Nature puts on a spectacular show when at its peak and bursting with life, but it also knows how to bow out gracefully. Many plants can be just as beautiful when they slip into the final stages of their life cycle as they are at the beginning of it. Some do, of course, look scraggy and sorry for themselves – which can be depressing for us to look at – but others take on dramatic, delicate and intriguing qualities. Winter is perhaps the best time to appreciate these qualities as there is often little of more obvious beauty around. Everything seems to hang in an in-between place, waiting for something: for Spring to arrive and the new life it brings to burst into being; or for some more final end to be brought to those scraggy ‘hangers-on’.
I was struck by these lines from the book I am currently reading, and they seem particularly appropriate here:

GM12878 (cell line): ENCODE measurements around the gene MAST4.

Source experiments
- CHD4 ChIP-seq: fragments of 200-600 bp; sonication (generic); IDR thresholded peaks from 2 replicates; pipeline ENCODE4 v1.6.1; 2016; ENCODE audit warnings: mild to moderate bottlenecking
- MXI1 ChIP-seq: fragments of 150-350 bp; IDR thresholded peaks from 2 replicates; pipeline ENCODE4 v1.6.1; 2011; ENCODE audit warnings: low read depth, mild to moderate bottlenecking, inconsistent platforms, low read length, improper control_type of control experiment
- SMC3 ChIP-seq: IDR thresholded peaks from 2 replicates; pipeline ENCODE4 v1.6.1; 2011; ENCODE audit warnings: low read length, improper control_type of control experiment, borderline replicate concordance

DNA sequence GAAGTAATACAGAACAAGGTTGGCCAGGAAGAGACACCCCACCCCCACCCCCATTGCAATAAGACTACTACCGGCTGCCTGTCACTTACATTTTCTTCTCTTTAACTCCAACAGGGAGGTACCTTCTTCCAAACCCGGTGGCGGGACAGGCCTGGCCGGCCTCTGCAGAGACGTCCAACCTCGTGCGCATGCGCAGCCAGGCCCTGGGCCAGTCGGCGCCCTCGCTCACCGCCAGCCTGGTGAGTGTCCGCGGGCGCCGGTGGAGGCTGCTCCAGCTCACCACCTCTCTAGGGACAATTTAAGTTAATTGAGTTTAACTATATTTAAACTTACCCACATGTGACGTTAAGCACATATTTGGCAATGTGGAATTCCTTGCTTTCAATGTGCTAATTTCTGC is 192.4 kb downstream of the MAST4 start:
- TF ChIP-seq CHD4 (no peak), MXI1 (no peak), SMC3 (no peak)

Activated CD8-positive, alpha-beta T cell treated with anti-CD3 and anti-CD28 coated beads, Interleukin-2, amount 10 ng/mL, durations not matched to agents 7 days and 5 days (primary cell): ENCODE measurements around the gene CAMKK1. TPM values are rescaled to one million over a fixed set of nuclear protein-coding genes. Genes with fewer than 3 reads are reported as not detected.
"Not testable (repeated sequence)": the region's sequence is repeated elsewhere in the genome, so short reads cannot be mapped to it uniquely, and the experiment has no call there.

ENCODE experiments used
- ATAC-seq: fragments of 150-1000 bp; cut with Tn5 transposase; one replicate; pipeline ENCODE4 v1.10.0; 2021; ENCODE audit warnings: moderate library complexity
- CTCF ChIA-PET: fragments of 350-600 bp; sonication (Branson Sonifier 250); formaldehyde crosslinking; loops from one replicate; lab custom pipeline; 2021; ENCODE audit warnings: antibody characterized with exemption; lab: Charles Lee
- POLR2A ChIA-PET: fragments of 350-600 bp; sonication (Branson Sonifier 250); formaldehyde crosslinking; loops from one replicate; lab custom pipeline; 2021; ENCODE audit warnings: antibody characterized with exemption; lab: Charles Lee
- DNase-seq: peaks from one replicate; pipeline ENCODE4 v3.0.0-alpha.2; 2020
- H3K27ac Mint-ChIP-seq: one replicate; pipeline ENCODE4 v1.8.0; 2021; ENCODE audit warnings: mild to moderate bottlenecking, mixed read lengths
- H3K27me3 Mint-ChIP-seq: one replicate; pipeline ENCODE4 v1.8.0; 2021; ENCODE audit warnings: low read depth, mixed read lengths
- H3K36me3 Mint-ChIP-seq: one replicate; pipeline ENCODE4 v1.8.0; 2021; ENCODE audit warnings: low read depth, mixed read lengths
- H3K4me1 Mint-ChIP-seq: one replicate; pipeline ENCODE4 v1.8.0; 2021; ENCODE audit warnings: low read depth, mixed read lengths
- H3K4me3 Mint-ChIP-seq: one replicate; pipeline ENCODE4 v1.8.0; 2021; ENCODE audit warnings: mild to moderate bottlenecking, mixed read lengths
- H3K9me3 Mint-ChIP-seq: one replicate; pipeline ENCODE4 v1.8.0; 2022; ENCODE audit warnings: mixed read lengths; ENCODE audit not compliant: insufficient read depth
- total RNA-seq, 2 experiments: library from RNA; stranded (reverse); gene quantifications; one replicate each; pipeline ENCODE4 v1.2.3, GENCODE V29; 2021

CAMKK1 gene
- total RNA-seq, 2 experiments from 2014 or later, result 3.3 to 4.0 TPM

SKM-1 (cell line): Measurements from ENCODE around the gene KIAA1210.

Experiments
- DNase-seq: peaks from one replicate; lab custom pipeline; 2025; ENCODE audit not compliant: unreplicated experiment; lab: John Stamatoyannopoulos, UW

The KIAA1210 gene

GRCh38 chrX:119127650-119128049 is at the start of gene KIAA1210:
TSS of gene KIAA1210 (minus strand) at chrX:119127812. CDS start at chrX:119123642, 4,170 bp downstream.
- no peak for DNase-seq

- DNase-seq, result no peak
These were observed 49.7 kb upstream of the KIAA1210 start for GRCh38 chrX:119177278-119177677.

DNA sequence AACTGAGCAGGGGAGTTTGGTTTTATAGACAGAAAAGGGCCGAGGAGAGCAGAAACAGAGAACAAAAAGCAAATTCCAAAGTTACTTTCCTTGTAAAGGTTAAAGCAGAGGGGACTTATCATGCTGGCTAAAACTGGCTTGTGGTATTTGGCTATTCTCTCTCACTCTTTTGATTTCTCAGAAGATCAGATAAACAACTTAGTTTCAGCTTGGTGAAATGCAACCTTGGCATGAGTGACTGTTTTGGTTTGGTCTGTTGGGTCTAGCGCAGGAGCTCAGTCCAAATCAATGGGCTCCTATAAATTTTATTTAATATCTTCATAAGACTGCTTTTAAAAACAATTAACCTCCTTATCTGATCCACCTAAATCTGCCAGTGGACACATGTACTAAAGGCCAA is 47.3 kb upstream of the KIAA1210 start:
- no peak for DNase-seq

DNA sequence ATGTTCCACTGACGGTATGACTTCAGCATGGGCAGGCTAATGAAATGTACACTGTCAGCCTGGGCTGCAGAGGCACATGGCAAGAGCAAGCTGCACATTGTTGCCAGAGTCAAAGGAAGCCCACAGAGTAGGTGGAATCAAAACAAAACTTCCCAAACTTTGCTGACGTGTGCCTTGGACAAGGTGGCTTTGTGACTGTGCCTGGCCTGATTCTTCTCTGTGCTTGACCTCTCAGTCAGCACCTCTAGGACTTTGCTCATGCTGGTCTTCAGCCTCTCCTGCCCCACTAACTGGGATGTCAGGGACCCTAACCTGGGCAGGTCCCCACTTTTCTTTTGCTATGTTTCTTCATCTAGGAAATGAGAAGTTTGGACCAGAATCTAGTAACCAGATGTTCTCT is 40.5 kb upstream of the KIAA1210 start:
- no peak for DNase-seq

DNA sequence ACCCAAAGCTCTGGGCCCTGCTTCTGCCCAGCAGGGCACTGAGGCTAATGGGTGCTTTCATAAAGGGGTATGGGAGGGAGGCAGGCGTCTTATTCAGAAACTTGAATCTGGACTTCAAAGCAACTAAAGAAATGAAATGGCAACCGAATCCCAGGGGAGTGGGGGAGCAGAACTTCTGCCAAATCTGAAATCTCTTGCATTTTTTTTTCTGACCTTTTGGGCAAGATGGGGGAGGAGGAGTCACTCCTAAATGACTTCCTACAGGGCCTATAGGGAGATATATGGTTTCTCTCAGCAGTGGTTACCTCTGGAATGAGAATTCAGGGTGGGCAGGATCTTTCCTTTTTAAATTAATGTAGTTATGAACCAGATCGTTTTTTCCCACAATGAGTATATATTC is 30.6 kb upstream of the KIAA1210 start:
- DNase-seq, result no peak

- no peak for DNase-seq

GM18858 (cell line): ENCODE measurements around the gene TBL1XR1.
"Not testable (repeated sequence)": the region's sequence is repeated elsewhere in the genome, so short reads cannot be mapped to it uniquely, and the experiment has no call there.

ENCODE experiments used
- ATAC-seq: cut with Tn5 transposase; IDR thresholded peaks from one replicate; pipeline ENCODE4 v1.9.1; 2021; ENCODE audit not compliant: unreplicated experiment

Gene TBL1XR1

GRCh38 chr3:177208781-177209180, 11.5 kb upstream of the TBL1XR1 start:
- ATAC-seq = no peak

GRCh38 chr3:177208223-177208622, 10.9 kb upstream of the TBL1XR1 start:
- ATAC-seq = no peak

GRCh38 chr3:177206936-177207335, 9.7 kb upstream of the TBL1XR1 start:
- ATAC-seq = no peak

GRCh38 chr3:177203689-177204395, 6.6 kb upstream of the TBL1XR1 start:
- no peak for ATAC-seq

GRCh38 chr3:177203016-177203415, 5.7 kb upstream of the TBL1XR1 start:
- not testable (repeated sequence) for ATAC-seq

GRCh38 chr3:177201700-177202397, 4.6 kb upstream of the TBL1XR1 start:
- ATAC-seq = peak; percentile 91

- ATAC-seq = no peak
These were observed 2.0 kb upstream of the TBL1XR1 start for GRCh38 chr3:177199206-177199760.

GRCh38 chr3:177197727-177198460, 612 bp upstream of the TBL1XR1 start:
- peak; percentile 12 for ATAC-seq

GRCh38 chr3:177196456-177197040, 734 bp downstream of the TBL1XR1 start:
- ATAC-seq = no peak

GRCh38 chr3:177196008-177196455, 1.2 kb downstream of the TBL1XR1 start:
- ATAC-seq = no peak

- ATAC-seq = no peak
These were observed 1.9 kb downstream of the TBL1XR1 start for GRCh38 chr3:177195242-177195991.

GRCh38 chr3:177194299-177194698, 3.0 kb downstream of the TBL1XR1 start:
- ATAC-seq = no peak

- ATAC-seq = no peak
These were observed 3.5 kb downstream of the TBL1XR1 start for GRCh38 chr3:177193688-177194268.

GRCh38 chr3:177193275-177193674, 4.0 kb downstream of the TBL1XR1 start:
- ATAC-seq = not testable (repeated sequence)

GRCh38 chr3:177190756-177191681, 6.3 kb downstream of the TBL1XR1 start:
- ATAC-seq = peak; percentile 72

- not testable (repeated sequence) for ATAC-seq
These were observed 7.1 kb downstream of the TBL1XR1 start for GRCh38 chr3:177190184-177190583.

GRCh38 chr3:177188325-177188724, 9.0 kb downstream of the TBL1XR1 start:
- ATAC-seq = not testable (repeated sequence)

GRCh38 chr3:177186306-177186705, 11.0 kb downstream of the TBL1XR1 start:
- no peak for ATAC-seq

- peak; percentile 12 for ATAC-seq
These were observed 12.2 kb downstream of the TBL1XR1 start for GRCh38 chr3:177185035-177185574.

‘A dead hydrangea is as intricate and lovely as one in bloom. Bleak sky is as seductive as sunshine, miniature orange trees without blossom or fruit are not defective; they are that’.
– Tar Baby by Toni Morrison
For many plants death is simply a stage in the cycle of life, in more than one sense of the word. Dead heads fall and perform one final duty by scattering their seeds as they roll so that life can begin again. But the end also provides a great opportunity to put on one last show.
The Miscanthus above retains the fun, bouncy shape it had when it was green with life and the clear blue sky made a great backdrop.
Here are a few images from last year of some other plants clinging onto the vestiges of their former glory with style: